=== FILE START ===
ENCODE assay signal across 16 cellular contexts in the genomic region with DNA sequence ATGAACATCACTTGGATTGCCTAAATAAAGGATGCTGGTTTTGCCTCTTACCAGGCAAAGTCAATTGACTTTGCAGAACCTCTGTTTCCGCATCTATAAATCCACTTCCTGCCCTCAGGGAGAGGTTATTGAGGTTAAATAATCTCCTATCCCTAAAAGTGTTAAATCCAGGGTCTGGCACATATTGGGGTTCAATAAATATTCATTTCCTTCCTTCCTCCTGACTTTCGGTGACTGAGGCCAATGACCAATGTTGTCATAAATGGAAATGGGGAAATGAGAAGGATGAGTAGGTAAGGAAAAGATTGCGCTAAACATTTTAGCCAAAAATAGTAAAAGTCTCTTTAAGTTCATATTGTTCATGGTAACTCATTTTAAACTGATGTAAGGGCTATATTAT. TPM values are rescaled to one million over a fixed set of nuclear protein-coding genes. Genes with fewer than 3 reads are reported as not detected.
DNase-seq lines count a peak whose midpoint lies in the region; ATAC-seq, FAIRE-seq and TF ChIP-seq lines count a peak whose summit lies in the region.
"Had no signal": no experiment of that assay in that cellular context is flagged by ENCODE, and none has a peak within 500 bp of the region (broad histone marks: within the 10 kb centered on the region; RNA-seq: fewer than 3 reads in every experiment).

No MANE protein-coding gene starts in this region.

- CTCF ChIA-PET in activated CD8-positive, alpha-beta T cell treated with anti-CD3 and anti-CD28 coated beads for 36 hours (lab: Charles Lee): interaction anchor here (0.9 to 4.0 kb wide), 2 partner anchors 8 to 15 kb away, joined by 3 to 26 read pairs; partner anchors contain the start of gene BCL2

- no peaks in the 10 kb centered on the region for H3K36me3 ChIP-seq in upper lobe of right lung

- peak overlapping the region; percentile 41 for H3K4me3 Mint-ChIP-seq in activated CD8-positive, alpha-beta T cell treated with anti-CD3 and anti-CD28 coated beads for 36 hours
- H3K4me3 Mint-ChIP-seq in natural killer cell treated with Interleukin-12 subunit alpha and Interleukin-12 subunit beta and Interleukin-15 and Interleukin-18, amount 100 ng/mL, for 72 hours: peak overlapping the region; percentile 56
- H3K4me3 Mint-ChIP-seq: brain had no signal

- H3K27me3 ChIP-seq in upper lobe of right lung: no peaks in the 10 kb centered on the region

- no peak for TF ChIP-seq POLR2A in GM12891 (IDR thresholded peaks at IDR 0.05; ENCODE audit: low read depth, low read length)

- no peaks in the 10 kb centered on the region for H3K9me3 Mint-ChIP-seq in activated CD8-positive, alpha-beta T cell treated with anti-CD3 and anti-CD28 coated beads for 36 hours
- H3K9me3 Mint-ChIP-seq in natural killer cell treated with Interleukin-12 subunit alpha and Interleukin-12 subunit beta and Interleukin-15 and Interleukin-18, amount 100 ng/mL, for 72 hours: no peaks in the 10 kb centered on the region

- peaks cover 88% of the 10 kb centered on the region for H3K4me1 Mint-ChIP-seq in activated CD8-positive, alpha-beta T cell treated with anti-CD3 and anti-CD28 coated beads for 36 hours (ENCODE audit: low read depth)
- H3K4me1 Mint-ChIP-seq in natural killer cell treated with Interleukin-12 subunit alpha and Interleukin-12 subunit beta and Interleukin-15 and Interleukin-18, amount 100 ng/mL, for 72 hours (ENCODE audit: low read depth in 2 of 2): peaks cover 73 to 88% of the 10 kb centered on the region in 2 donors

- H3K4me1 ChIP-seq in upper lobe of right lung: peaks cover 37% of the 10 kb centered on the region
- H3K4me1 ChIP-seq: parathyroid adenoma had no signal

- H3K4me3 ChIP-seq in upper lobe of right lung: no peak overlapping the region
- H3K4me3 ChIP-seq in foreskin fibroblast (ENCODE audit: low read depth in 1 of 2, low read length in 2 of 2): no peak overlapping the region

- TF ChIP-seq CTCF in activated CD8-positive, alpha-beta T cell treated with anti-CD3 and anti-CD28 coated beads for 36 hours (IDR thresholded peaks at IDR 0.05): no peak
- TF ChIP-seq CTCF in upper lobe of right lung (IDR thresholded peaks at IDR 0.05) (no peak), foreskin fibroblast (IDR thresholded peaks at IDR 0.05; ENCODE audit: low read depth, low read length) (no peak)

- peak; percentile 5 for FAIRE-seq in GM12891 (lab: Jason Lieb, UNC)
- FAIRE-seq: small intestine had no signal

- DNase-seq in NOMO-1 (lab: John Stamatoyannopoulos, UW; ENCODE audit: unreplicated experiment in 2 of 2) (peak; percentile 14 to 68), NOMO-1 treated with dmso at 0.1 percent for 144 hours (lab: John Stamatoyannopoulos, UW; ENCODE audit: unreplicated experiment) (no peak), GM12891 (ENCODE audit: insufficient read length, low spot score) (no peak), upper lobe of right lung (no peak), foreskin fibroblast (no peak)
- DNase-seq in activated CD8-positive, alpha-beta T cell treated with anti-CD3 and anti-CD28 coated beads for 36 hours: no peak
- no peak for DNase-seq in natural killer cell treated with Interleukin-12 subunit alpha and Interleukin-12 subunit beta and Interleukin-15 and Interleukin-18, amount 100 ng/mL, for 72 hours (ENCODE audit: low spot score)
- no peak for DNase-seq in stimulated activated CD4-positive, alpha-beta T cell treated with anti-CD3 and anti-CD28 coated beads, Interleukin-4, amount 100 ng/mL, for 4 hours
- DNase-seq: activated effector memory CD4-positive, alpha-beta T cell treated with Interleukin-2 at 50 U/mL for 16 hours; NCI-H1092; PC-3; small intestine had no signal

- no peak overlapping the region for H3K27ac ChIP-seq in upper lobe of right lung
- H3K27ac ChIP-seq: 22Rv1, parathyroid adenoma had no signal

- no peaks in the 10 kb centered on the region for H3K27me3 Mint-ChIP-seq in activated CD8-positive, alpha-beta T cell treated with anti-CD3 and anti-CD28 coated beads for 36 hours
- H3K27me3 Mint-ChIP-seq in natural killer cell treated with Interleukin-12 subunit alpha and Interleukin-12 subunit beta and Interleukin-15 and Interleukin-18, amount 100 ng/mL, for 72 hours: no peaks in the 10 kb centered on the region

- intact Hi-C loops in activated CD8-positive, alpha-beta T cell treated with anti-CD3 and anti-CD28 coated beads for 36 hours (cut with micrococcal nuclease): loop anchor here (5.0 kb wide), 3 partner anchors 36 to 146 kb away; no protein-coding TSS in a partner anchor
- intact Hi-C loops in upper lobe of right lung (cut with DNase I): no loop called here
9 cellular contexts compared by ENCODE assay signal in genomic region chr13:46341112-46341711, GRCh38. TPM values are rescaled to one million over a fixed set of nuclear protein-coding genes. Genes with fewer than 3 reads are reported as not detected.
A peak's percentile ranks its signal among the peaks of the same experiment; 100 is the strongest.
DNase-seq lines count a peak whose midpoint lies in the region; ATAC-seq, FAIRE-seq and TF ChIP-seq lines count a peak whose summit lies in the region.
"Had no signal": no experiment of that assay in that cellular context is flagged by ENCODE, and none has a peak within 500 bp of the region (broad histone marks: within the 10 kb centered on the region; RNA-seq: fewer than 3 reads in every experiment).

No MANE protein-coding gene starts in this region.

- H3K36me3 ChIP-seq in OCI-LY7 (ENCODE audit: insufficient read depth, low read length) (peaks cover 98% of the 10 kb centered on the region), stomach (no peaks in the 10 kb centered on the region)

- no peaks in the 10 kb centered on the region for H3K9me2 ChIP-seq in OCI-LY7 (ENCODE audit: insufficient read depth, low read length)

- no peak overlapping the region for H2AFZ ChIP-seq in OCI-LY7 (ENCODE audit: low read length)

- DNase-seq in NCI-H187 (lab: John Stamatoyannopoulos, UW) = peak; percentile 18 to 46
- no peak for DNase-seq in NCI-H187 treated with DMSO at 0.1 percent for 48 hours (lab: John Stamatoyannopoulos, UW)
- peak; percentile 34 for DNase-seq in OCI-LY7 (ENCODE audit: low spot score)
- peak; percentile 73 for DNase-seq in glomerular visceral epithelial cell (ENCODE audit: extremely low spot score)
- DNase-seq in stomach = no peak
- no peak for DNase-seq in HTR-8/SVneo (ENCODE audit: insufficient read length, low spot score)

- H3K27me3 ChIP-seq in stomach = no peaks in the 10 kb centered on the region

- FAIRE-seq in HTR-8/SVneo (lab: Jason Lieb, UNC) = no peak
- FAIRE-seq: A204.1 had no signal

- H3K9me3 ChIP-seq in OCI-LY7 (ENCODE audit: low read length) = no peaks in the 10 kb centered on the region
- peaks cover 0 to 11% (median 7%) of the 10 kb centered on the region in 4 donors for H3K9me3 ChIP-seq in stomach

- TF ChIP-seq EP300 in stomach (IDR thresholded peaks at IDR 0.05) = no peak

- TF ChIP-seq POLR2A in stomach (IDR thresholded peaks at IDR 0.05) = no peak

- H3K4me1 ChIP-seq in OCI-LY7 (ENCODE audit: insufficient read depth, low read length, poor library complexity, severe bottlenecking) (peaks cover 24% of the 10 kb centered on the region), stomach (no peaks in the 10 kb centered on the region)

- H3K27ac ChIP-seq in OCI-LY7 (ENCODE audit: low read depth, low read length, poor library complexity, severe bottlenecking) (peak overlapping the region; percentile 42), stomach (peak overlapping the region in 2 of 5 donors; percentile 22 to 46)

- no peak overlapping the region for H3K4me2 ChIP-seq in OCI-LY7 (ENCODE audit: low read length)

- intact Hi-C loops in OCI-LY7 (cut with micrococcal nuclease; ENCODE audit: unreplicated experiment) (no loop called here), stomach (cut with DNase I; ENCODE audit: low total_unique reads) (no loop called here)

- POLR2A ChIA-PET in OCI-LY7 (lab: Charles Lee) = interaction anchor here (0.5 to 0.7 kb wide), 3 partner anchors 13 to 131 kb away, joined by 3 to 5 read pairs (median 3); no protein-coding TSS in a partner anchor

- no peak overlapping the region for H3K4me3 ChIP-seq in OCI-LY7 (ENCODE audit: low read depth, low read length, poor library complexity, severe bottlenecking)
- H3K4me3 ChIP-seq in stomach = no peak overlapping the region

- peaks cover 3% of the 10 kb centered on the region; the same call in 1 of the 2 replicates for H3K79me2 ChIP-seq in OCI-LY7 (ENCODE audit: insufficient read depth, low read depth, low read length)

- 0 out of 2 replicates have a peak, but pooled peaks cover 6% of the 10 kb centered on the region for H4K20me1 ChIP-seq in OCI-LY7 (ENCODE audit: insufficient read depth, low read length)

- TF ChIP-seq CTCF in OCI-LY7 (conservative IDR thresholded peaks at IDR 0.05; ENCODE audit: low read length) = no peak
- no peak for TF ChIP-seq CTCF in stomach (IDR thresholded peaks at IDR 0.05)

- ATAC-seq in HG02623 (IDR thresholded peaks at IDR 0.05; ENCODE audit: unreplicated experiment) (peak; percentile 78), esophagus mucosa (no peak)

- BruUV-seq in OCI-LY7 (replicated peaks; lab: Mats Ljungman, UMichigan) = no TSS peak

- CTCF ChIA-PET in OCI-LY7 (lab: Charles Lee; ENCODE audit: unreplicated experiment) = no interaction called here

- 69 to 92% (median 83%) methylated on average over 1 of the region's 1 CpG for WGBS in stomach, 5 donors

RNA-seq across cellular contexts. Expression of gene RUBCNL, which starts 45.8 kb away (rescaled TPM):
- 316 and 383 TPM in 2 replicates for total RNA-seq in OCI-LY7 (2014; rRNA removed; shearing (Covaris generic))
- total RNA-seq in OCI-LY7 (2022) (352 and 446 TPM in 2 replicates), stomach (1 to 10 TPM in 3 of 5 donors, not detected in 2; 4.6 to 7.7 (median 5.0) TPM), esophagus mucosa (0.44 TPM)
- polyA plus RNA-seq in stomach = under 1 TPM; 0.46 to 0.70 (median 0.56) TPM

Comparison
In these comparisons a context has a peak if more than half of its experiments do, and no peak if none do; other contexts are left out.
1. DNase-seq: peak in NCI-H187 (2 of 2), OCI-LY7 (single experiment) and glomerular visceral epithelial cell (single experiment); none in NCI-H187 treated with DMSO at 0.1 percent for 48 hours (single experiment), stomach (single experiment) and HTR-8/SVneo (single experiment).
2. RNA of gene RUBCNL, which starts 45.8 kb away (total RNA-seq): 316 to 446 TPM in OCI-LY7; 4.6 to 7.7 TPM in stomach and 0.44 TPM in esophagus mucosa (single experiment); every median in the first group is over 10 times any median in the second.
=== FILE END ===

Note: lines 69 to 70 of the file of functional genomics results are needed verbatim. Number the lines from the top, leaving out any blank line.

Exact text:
- CTCF ChIA-PET in OCI-LY7 (lab: Charles Lee; ENCODE audit: unreplicated experiment) = no interaction called here

- 69 to 92% (median 83%) methylated on average over 1 of the region's 1 CpG for WGBS in stomach, 5 donors